(A-C) Wing imaginal discs from individuals expressing GFP, RACS or dmycRNAi and stained to visualize GFP (A-C), puckered-lacZ (A) and Mmp1 (B-C). (D-I) Wing discs labeled to visualize Mmp1 protein expression from individuals expressing dmycRNAi alone or in combination with Dmp53RNAi (E), BskDN (F), hepr75/+ (G), egrRNAi (H) and grndRNAi (I). (J) qRT-PCR showing mmp1 mRNA levels in wing discs expressing the indicated transgenes under the control of the en-Gal4 driver. (K) Histogram plotting PH3 positive cells in the anterior (A) compartment of wing imaginal discs from individuals expressing the indicated transgenes under the control of en-Gal4. (L) Representative adult wings from individuals expressing the indicated transgenes in posterior compartment (blue) under the control of en-Gal4. The expected size of the neighboring domain to give rise to a well-proportioned adult wing is depicted. (M) Histogram plotting normalized area of the posterior (P; blue bars) and anterior (A; grey bars) compartments of adult wings from individuals expressing RACS along with the indicated transgenes with en-Gal4. Blocking JNK pathway by co-expression of TakDN, BskDN or FosDN totally reverted the non-autonomous reduction in tissue size caused by RA expression. ** p<0.01. (N-O) Wing imaginal discs from individuals expressing RACS along with the indicated transgenes under the control of en-Gal4 and stained to visualize TUNEL (N) and BrdU incorporation (O).
The observation that Mmp1 and puckered expression were restricted to transgene-expressing cell populations suggests that Egr/JNK signaling mediates an autonomous apoptotic response. Indeed, depletion of grnd markedly reduced the number of TUNEL-positive cells caused by RACS expression (Fig 4N). In addition to the expected role of JNK in apoptosis, we questioned whether JNK signaling might contribute to the non-autonomous response of the tissue. To this end, we inhibited JNK signaling specifically in the RACS-expressing compartment and analyzed proliferation rates in adjacent cell populations. Reduced JNK pathway activation, either by using Tak1DN expression or hepr75 mutants, largely rescued the non-autonomous effects of RACS expression on BrdU incorporation levels and number of mitotic PH3-positive cells (Fig 4K and 4O). We next analyzed the resulting adult wings when activation of the JNK pathway was impaired. Notably, the non-autonomous reduction in tissue size caused by RA expression was completely rescued by the co-expression of Tak1DN or BskDN (Fig 4L and 4M). Similar results were obtained using a dominant negative form of dFos, a transcription factor acting downstream of JNK signaling (dFosDN, Fig 4L and 4M). The expression of Tak1DN, BskDN or grndRNAi in otherwise wild-type wings had no effect on wing size (S4C Fig). Overall, these results indicate that, upon growth depletion, the JNK pathway exerts an essential non-autonomous role in reducing the size of adjacent cell populations.
Dilp8 is required to coordinate intra-organ growth downstream of Eiger/JNK signaling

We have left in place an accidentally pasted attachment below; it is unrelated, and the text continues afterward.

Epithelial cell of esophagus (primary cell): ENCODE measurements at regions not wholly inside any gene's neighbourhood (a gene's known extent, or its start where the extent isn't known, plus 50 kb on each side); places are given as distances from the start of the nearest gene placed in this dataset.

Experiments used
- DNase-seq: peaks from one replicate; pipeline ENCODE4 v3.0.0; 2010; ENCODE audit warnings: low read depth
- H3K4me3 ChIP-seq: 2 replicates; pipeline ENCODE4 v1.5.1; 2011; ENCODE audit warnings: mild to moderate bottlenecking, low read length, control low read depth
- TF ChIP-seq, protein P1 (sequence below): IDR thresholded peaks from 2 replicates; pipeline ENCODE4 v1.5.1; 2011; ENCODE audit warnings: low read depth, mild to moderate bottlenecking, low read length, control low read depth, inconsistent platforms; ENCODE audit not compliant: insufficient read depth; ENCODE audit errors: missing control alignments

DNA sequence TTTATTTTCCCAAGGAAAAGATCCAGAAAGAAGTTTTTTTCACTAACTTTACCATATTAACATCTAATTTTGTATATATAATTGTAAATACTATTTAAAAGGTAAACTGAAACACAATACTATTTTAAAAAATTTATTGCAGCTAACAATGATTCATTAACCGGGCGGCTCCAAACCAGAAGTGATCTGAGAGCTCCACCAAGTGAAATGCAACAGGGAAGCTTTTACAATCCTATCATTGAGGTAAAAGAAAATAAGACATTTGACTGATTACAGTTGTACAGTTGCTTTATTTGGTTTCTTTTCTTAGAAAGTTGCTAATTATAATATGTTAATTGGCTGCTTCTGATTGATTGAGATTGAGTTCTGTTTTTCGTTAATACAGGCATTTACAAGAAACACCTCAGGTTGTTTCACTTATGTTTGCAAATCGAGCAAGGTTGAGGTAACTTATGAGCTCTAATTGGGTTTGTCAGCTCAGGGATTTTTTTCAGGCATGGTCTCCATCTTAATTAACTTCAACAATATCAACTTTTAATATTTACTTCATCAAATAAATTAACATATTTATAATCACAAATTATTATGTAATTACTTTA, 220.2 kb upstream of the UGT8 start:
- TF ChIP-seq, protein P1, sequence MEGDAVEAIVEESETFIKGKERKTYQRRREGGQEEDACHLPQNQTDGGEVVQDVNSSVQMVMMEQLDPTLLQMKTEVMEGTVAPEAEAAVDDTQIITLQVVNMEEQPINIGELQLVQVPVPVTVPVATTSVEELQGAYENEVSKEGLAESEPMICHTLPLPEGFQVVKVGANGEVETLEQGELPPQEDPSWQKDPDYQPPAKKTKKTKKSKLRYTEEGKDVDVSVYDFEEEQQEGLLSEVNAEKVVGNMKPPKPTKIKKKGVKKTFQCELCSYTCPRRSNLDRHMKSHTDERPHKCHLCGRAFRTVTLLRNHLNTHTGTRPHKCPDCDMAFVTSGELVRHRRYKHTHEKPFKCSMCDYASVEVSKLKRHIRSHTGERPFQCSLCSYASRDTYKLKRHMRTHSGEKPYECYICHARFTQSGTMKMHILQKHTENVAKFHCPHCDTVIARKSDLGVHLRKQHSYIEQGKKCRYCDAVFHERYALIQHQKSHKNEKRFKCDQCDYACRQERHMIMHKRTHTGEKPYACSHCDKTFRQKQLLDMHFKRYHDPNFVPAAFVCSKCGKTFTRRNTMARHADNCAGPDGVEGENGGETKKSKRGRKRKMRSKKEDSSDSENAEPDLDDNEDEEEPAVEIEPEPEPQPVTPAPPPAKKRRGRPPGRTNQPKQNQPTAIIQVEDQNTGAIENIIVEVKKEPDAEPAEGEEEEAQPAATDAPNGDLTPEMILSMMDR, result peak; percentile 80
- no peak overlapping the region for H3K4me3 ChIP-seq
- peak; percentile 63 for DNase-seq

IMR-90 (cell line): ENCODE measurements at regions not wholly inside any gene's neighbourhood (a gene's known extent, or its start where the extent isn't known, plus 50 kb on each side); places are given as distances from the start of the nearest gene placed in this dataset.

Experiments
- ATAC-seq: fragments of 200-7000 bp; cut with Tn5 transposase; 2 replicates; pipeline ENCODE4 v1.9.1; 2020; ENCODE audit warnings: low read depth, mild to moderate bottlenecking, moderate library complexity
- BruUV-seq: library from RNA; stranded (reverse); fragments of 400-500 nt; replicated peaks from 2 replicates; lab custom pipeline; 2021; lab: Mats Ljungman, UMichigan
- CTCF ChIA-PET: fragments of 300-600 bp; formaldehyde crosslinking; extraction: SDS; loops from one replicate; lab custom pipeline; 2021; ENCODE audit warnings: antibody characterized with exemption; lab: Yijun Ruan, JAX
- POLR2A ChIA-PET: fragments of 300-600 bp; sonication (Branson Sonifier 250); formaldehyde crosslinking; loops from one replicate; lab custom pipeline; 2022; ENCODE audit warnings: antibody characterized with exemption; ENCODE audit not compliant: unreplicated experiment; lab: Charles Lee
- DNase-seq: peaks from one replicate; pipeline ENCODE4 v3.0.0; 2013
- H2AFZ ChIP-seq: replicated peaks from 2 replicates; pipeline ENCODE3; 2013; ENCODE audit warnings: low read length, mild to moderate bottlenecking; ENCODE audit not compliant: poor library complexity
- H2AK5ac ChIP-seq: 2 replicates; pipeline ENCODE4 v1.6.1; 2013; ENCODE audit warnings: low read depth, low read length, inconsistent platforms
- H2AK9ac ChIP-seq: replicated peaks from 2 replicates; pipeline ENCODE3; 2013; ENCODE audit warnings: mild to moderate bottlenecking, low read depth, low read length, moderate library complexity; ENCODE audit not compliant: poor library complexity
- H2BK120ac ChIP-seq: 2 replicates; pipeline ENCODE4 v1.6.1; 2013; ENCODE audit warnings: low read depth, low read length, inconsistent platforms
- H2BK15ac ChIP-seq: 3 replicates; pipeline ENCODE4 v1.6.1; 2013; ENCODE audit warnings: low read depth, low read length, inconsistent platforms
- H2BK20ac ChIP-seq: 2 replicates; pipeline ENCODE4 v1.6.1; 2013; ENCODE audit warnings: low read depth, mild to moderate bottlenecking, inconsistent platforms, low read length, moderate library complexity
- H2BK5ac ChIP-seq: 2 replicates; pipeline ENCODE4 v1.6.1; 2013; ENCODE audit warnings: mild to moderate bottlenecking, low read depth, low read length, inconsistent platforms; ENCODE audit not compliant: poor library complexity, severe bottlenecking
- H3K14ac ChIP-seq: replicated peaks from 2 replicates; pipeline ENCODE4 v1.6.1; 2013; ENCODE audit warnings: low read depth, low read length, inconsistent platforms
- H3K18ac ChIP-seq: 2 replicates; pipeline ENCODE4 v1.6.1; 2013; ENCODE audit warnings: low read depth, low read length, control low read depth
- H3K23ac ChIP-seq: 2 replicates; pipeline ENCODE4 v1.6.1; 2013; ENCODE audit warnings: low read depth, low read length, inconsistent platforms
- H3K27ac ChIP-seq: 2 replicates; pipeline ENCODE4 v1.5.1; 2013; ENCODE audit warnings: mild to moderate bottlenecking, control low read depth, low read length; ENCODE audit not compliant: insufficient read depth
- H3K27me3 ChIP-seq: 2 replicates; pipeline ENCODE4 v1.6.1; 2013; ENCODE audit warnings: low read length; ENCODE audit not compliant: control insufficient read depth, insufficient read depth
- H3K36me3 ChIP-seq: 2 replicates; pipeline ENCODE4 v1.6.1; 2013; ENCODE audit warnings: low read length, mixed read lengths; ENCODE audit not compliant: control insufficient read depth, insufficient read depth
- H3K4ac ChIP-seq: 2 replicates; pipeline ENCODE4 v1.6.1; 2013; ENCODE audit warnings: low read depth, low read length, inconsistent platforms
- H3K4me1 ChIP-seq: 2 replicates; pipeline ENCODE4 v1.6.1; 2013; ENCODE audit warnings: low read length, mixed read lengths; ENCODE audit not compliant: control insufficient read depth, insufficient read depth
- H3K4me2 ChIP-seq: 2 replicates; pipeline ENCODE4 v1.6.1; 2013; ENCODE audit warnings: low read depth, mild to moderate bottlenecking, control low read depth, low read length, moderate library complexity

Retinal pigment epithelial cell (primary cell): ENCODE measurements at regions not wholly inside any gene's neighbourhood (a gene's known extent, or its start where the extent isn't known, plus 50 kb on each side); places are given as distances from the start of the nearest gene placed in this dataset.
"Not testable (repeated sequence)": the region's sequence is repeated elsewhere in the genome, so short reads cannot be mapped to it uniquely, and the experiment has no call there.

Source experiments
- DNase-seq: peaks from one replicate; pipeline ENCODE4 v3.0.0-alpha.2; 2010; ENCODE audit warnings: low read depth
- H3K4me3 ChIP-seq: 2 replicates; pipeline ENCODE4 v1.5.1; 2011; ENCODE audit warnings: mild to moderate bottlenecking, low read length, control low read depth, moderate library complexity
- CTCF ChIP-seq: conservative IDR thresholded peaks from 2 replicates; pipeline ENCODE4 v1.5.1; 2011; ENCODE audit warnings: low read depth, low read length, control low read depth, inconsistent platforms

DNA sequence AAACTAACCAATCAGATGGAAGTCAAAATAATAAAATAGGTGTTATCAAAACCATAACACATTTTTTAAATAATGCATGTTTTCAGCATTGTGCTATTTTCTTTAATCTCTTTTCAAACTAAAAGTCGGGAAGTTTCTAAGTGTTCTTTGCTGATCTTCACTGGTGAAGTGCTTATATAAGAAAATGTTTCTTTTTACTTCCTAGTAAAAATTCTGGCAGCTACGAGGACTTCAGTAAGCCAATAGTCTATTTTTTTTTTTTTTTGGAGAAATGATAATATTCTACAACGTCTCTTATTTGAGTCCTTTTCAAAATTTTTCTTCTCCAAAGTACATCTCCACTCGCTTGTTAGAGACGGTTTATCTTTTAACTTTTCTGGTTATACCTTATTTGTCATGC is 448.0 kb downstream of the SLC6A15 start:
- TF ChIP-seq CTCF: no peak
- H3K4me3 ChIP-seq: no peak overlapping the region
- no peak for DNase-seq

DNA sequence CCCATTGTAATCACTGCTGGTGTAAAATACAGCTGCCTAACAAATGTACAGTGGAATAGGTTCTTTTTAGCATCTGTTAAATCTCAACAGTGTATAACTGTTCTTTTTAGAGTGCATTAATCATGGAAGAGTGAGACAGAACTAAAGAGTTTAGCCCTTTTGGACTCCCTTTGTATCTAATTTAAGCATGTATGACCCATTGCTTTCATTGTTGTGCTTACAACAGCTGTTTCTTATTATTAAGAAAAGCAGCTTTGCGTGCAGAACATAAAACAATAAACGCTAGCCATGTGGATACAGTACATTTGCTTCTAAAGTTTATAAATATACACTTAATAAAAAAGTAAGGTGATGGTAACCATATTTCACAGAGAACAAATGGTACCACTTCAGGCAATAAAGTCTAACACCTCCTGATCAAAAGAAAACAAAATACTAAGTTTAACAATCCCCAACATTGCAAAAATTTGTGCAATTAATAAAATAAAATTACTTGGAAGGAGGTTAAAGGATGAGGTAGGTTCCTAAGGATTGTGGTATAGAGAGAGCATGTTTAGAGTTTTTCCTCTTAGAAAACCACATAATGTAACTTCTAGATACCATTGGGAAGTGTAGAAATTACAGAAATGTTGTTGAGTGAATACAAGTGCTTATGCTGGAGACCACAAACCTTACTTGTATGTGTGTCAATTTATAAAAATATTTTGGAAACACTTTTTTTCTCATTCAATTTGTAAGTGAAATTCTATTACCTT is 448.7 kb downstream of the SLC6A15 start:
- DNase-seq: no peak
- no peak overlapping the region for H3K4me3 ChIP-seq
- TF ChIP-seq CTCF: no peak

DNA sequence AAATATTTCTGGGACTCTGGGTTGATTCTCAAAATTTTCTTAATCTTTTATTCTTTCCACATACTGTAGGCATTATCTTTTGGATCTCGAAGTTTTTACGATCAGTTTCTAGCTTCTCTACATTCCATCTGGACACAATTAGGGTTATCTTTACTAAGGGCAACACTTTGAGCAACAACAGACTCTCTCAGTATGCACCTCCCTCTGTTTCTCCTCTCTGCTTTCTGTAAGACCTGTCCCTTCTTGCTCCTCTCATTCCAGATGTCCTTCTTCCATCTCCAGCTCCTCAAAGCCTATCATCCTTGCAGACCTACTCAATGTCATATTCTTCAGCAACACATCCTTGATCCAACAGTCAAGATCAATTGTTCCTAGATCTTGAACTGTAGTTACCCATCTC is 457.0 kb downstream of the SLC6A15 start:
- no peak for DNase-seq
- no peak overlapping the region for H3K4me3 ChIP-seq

Recently, Drosophila insulin-like peptide 8 (Dilp8) has been identified as a signaling molecule produced by imaginal discs in response to tissue damage [40,41]. Dilp8 production by slow-growing or damaged tissues results in activation of neuronal receptor Lgr3, which in turn downregulates the synthesis of Ecdysone, a steroid hormone secreted by the prothoracic gland that, in its active form, stimulates metamorphosis, regulates molting in insects and promotes systemic growth. Consequently, the induction of Dilp8 production by damaged tissues delays metamorphosis and reduces larval and imaginal discs growth [40–44]. Interestingly, we observed strong upregulation of dilp8 transcript levels upon RACS or dmycRNAi expression under the control of two different Gal4 drivers expressed in the wing (bx-Gal4 and rn-Gal4; Fig 5A and 5B, see also S1A Fig and S1 Table), and induction of the dilp8MI00727 protein trap reporter (hereafter Dilp8-GFP, ) when the transgene was expressed in the dorsal compartment of the wing with the ap-Gal4 driver (Fig 5C and 5D).
(A-B) qRT-PCR showing dilp8 transcript levels in wing discs (A) or full larvae (B) expressing the indicated transgenes under the control of bx- or rn-Gal4. Results are expressed as fold induction respect to control wing discs. (C-E) Wing discs carrying a Dilp8-GFP protein trap and expressing the indicated transgenes with ap-Gal4 (expressed in dorsal compartment) were labeled to visualize GFP (green or grey) and myrTomato (red). (F) Histogram plotting normalized area of the P (blue bars) and A (grey bars) compartments of adult wings from individuals expressing RACS alone or in combination with dilp8RNAi using en-Gal4. (G) Histogram plotting normalized wing size from individuals expressing RACS along with the indicated transgenes with ey-Gal4 (drives expression to the eye imaginal disc). Horizontal line shows the size of the normalized control wings (ey-Gal4/UAS-GFP). (H-L) BrdU incorporation assay in larval wing discs from individuals expressing GFP along with the indicated transgenes under the control of en-Gal4. Note the non-autonomous reduction in BrdU incorporation levels caused by dmycRNAi and RACS expression in Dilp8 knock-down wing discs.